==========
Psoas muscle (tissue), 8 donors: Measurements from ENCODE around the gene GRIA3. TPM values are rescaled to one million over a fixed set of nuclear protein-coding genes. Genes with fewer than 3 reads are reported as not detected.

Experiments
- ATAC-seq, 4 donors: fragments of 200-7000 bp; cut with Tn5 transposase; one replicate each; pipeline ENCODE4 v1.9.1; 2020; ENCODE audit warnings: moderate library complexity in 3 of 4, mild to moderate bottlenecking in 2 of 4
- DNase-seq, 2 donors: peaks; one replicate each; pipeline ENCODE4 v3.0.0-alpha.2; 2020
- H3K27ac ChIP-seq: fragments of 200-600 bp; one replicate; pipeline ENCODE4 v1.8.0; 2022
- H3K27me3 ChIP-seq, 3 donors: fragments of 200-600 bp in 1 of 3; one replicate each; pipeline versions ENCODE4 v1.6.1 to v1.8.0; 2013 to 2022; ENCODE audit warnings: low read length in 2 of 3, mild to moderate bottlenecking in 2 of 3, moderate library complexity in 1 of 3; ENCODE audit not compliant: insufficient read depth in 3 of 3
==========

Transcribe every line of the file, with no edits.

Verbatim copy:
Psoas muscle (tissue), 8 donors: Measurements from ENCODE around the gene GRIA3. TPM values are rescaled to one million over a fixed set of nuclear protein-coding genes. Genes with fewer than 3 reads are reported as not detected.

Experiments
- ATAC-seq, 4 donors: fragments of 200-7000 bp; cut with Tn5 transposase; one replicate each; pipeline ENCODE4 v1.9.1; 2020; ENCODE audit warnings: moderate library complexity in 3 of 4, mild to moderate bottlenecking in 2 of 4
- DNase-seq, 2 donors: peaks; one replicate each; pipeline ENCODE4 v3.0.0-alpha.2; 2020
- H3K27ac ChIP-seq: fragments of 200-600 bp; one replicate; pipeline ENCODE4 v1.8.0; 2022
- H3K27me3 ChIP-seq, 3 donors: fragments of 200-600 bp in 1 of 3; one replicate each; pipeline versions ENCODE4 v1.6.1 to v1.8.0; 2013 to 2022; ENCODE audit warnings: low read length in 2 of 3, mild to moderate bottlenecking in 2 of 3, moderate library complexity in 1 of 3; ENCODE audit not compliant: insufficient read depth in 3 of 3